Hobs Moat

. . . but looking well thereabouts, and making diligent enquiry of the inhabitants, I found a large Moat,. . . . . . . .  . . whereon they say a Castle long since was situate .

Some of the neighbourhood do call this Hoggs moat . . .


                                    - Sir William Dugdale, 1656   

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QUISQUE ALIQUAM

Aliquam dapibus ipsum vitae sem

Vestibulum velit orci bibendum!

   So the historian of Warwickshire described Hobs Moat in the 17th century. At 1 hectare (2.5 acres)-plus, in the northern part of Solihull in the West Midlands of England, the earthwork is a dramatic and impressive example of the type known to archaeologists as a moated homestead site. Yet until 1985, beyond Dugdale’s words, almost nothing was known about the site.  


It is a scheduled ancient monument, and surrounded by housing.   


Research now showed it to be connected with the origins of Solihull in the Middle Ages.

                               A TWENTIETH CENTURY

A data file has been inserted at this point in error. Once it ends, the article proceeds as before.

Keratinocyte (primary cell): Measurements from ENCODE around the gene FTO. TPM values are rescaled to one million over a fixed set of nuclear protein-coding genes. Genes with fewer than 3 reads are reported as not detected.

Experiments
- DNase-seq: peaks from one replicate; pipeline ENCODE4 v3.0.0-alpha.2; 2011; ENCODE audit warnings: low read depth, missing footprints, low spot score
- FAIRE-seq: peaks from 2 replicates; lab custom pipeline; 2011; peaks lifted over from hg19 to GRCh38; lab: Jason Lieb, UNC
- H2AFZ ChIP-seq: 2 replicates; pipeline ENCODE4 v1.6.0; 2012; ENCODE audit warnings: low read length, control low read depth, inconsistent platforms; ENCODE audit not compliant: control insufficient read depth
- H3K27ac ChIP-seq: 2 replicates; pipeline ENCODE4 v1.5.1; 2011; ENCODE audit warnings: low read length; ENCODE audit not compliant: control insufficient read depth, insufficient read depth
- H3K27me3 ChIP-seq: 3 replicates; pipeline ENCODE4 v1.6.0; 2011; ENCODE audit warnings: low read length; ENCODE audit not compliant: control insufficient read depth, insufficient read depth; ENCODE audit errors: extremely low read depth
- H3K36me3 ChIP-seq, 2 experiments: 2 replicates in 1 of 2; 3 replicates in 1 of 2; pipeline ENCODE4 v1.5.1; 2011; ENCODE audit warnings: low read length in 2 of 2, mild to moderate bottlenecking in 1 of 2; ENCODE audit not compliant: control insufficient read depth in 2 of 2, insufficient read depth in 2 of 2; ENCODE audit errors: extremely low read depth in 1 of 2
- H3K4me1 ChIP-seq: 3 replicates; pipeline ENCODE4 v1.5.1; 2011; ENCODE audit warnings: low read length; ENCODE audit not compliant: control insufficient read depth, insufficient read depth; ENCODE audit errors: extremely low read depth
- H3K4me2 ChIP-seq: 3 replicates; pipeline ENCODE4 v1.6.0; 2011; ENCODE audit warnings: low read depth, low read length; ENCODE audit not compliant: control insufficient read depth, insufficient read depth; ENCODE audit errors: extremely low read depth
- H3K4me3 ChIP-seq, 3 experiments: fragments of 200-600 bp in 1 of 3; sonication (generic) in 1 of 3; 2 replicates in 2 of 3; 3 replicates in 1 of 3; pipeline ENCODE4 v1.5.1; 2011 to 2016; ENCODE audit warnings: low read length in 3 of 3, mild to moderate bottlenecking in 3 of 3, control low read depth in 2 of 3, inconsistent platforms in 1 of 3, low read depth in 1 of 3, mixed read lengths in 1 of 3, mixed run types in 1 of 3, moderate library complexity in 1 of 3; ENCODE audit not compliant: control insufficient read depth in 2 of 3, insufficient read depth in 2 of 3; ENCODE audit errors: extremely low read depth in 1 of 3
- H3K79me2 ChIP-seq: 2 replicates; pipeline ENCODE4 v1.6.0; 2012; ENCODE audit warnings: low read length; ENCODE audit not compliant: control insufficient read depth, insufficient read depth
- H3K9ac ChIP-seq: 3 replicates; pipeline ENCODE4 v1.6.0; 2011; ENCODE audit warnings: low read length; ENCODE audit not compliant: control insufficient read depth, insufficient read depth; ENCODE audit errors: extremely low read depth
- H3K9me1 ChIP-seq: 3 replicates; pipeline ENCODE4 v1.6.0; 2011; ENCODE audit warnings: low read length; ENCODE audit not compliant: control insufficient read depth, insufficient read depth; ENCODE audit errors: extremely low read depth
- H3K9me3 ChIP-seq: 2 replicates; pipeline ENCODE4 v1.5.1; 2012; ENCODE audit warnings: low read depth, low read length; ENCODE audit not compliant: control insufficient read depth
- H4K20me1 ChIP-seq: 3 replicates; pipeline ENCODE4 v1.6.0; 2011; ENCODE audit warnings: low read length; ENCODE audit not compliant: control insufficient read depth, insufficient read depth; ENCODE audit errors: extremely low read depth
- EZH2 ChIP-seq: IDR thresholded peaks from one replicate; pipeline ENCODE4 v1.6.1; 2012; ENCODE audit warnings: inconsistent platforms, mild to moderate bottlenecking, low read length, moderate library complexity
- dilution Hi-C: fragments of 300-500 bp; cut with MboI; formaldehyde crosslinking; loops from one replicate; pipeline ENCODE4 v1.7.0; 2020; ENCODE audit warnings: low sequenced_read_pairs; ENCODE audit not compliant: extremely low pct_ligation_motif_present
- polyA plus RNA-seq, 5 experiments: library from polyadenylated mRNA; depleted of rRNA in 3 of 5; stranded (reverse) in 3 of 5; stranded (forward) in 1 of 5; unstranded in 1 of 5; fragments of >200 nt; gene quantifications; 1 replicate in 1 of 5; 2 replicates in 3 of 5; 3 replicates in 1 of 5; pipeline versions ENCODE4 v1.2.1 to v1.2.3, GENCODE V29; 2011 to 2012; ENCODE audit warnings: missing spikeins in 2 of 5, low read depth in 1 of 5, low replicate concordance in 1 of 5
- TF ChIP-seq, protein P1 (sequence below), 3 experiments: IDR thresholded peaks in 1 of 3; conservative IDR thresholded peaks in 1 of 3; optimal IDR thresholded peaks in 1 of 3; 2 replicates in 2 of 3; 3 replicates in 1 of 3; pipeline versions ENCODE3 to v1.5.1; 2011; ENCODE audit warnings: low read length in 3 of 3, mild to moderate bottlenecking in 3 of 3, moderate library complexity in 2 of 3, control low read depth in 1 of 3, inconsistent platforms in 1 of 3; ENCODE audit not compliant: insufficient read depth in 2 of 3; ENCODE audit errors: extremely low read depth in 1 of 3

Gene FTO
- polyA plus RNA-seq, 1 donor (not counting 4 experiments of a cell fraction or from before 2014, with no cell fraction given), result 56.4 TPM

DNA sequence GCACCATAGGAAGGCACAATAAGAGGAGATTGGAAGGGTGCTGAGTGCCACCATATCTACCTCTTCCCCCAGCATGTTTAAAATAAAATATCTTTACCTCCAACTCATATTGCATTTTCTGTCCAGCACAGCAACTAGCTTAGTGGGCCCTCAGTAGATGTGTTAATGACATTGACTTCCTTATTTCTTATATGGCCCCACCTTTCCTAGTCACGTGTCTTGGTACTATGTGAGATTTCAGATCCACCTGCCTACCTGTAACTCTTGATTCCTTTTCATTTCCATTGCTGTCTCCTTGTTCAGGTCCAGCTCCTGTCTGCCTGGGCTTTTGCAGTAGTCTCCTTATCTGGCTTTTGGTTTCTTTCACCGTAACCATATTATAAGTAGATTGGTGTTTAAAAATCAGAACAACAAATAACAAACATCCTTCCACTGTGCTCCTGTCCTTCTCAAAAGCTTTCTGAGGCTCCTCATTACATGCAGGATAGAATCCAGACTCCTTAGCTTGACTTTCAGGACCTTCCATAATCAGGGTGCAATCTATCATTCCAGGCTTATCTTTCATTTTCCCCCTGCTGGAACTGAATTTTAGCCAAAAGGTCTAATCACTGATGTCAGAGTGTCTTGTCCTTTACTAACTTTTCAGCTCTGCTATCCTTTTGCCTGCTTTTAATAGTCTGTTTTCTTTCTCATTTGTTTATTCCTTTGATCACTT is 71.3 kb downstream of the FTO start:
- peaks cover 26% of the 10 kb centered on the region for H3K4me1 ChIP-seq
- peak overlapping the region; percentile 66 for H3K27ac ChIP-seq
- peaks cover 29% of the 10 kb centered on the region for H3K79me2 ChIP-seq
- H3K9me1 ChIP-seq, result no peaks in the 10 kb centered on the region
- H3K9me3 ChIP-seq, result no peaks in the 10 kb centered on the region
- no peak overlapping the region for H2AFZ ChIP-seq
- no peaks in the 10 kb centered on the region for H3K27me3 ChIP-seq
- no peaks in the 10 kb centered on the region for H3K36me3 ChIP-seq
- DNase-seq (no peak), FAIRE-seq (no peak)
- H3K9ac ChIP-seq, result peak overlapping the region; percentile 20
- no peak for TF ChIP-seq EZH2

catastrophe


In eget sapien vitae massa rhoncus.

Conservation and restoration work at the same time secured the earthwork’s future.


The work and the enquiry into the site’s history and meaning was accomplished by the Hobs Moat Community Project. This is its story, too.



Download the project’s final report.



Read more:


Site History Conservation Admin Report

 — And It was on a huge scale!


Soon the site was largely devoid of topsoil and the ramparts had been reduced in height by half a metre. Even the trees had begun to die.

       

    By 1980 it was as if the earthwork itself was dying.


only a special project could restore the balance. . . . . . . .


It was the 1930s: Hobs Moat had been undisturbed for centuries. It had been planted with trees in the 1780s. These had produced low light at ground level - which discouraged ground cover. Now the newly arrived people produced
                       
                   EROSION
simply by the passage of feet . . . .
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Mauris rutrum

In eget sapien

Lasting 3 years, the project produced work for 66 people at any one time in a period of mass employment - improving the local environment and safeguarding a nationally recognised historical site.


The brief of the project (opens in separate tab).

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